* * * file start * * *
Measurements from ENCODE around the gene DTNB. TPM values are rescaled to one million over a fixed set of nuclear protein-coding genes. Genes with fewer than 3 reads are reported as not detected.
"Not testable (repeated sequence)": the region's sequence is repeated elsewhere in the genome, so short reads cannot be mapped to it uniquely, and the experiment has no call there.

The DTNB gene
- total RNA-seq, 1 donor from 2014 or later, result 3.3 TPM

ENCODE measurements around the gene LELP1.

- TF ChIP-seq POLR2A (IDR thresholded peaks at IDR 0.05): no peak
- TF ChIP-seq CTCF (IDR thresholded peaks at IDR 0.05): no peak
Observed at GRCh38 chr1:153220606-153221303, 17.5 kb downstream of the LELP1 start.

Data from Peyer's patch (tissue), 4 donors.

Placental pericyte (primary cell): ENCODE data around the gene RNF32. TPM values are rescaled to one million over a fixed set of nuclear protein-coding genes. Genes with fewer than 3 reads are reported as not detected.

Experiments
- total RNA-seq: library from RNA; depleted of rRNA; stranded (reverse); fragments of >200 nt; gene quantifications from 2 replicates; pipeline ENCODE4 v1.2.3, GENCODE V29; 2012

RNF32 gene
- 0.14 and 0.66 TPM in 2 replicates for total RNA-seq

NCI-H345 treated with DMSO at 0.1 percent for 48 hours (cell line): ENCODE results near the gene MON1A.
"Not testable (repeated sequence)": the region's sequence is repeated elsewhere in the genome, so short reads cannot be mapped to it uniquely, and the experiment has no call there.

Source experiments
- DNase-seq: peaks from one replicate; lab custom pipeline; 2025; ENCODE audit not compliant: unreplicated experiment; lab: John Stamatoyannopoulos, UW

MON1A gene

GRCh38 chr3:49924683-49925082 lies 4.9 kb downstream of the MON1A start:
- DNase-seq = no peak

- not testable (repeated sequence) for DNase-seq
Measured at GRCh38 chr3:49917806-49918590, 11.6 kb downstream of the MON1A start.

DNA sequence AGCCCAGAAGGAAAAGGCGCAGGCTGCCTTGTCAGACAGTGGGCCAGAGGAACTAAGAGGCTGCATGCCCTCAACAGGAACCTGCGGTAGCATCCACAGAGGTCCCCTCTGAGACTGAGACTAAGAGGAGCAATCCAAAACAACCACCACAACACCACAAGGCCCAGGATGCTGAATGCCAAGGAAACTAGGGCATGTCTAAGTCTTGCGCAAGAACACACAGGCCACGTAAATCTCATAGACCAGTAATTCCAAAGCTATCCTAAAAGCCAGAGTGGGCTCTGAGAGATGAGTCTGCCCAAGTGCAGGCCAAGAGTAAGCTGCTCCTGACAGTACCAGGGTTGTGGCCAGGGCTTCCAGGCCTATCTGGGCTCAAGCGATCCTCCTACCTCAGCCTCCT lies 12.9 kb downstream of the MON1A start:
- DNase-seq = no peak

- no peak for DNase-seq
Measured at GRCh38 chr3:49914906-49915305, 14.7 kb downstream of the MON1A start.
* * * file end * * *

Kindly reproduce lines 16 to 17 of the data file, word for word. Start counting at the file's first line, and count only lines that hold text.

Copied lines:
"Not testable (repeated sequence)": the region's sequence is repeated elsewhere in the genome, so short reads cannot be mapped to it uniquely, and the experiment has no call there.

Source experiments